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I recently obtained a complete copy of Double Dragon for NES. It’s dreamy. Many thanks to Richard for it!
As promised, Double Dragon for the Atari 7800 has finally arrived. Here are some quick impressions: 1. The controls are awkward – not saying they are bad but when you’re used to NES controls you have a specific expectation. 2. The game has spirit of the arcade game – you can feel the programmers put an honest effort into it. 3. More enemies than the NES version… This has three at the same time, the NES had only two. 4. The music is limited and repetitive but its Double Dragon no doubt. More details soon…
I finally obtained a copy of Double Dragon for Atari 7800. I have never played it and have only seen a few seconds of video from it. I am looking forward to the experience but for now I am loving the box art.
Crafted by Activision, this box art is scary in a good way. It has a comic book feel to it – it is really dark and drips of danger. I can’t tell if these guys are truly thugs or washed up members of a metal band. Either way they look as though they just finished off several Heinekens and bags of Corn-nuts.
Marian is going to need more than the morning after pill once these thugs are done working her over. She doesn’t appear to be fighting very hard against her captors and her club-wear was asking for trouble. And I suspect that this is exactly what the defense attorney for the Shadow Warriors (or in this case the Black Warriors) will say.
Peace Vatos! We shall meet for the first time in few days!
If you know me or have invested any amount of time reading this site you know I’m a huge fan of Double Dragon. So being this vested in the series creates an interesting situation for me… do I rate the game compared to the other ports or do I compare it only by the virtues of the limitations of the Atari?
Well believe it or not this is easy. The game is a great port, and all though the characters looks a little funny the spirit of Double Dragon is certainly there. Special moves are done by pressing in a certain direction and then smacking the action button. So you can still punch, kick, jump kick, and elbow smash.
The game has music tracks from the original even though they repeat often. The last thing I want to point out is the one on one mode this is a definate bonus. Recommended!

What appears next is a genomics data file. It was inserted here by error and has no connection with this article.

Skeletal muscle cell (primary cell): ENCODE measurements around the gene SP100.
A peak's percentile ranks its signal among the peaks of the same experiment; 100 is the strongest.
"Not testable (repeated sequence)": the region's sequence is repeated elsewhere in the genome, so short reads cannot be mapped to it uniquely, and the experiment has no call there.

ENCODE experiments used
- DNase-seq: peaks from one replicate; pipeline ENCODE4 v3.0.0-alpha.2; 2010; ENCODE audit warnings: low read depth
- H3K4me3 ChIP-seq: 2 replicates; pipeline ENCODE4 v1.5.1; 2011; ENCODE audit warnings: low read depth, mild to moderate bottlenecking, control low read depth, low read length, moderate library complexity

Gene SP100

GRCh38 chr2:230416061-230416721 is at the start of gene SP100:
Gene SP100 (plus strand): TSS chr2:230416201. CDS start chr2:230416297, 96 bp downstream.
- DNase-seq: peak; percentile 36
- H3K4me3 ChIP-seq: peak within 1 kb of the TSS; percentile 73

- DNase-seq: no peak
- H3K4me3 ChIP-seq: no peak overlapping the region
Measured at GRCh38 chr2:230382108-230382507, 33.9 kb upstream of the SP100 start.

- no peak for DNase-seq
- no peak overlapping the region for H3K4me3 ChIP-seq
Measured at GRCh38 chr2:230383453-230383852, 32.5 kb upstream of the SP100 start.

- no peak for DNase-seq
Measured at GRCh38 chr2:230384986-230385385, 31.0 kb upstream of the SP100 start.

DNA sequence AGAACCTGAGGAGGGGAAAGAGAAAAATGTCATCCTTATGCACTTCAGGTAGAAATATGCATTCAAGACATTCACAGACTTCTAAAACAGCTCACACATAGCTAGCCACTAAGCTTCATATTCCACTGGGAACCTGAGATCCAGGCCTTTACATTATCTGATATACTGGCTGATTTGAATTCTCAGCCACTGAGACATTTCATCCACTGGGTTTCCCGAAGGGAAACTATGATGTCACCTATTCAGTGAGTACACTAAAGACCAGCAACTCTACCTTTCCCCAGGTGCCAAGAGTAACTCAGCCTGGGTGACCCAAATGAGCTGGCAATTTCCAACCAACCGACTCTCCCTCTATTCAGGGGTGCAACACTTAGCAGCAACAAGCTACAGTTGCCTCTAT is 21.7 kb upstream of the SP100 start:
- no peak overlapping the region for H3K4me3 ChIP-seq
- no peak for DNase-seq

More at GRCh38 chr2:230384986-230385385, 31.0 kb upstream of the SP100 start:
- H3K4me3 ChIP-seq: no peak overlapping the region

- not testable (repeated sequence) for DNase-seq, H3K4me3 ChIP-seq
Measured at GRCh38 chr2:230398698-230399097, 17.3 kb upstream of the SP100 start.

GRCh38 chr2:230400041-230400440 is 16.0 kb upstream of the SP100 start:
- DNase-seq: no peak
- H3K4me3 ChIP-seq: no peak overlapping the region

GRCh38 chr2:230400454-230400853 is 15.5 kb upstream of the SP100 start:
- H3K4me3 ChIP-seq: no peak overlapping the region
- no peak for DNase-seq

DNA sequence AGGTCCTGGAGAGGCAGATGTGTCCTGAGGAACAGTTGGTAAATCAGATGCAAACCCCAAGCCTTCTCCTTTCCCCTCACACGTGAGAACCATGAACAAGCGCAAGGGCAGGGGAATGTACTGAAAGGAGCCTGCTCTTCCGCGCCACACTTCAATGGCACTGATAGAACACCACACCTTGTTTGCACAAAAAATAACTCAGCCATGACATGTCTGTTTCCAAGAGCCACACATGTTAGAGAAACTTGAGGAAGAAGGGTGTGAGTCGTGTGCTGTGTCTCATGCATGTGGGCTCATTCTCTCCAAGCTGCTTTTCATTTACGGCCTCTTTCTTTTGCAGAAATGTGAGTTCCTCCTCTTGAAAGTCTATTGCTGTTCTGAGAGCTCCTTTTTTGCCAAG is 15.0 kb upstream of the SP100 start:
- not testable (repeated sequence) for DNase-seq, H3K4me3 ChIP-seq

The year was 1984 and I lived on the east side of Las Vegas. Back then the population was probably around 80,000 where as today its close to 2 million! The city wasn’t developed like it is today and it wasn’t uncommon to see vacant desert lots between pockets of houses and shopping centers. Back then when it would sprinkle in town it would flood and it just so happened that my family and I lived in a duplex in one of the lowest points of the valley.
Needless to say we moved. We were now closer to downtown Las Vegas and took residency in a two story apartment that overlooked the back alley of a Smith’s Food King grocery store, a Sav-On Drugs store, and a 3 unit strip mall that had a hair salon, jewelery store, and copy store.
Smith’s had videogames adjacent to their produce section, and it was here that I’d eventually be introduced to the beauty that is Spy Hunter, Sky Shark, Donkey Kong Jr., Quartet, ChopLifter, Side Arms, and of course Double Dragon. Double Dragon was the first game I remember as having a continue feature that players actually used. Prior to that game I never saw anyone actually ‘continue’. To me, once you lost, you lost! Why would anyone want to continue where you died? Obviously you are at a more difficult point, and whatever game you’re playing is only going to get more difficult! For me it was more economical to move on to a new game, or start over. For me it was all about the amount of time I could play a game, and not necessarily how far I could get into a game.
I was intrigued to watch other kids, older kids, BAD KIDS, play Double Dragon. They were fanatics! Pumping quarter after quarter into the machine, arguing over which enemy each would take on. Back then Sky Shark was my game, and its awesome music was drowned out by the music of Double Dragon. But I didn’t mind! I thought the music was terrific! But as I watched the other kids play Double Dragon I started to notice something strangely familiar.
When I lived on the “east side” it was mostly a sheltered life. I never heard profanity. Never saw graffiti. Never saw a street gang. Moving closer to downtown I saw first hand the lower echelons of society. And from my vantage point of the two story apartment I witnessed Double Dragon live – from my patio – in the alley of the Smith’s and Sav-Ons.